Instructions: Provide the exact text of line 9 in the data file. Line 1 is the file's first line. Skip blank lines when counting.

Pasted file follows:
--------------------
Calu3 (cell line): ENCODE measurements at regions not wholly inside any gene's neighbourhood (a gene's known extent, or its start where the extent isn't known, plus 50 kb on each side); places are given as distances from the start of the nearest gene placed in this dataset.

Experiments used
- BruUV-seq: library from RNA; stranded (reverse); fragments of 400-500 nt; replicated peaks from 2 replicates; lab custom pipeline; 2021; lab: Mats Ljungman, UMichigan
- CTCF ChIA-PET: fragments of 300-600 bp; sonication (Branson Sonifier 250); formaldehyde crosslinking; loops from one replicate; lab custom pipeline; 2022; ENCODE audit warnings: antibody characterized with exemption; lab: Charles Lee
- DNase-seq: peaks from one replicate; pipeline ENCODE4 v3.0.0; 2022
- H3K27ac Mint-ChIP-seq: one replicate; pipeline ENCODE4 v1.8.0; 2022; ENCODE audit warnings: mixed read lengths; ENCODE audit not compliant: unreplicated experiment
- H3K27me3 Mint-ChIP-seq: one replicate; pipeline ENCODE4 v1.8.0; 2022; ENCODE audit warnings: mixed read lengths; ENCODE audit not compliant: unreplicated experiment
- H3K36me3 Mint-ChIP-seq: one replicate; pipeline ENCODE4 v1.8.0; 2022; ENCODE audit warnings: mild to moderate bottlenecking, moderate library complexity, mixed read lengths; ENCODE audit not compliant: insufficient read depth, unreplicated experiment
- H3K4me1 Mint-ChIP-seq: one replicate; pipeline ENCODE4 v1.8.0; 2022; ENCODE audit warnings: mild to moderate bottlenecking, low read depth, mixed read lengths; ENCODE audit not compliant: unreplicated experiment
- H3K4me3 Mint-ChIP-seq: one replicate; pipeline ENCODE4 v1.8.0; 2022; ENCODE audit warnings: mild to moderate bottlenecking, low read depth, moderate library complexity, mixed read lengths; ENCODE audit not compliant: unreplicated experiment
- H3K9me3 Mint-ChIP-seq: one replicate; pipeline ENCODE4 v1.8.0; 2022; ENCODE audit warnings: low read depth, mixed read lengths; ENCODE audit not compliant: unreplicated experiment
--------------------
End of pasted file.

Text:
- H3K4me1 Mint-ChIP-seq: one replicate; pipeline ENCODE4 v1.8.0; 2022; ENCODE audit warnings: mild to moderate bottlenecking, low read depth, mixed read lengths; ENCODE audit not compliant: unreplicated experiment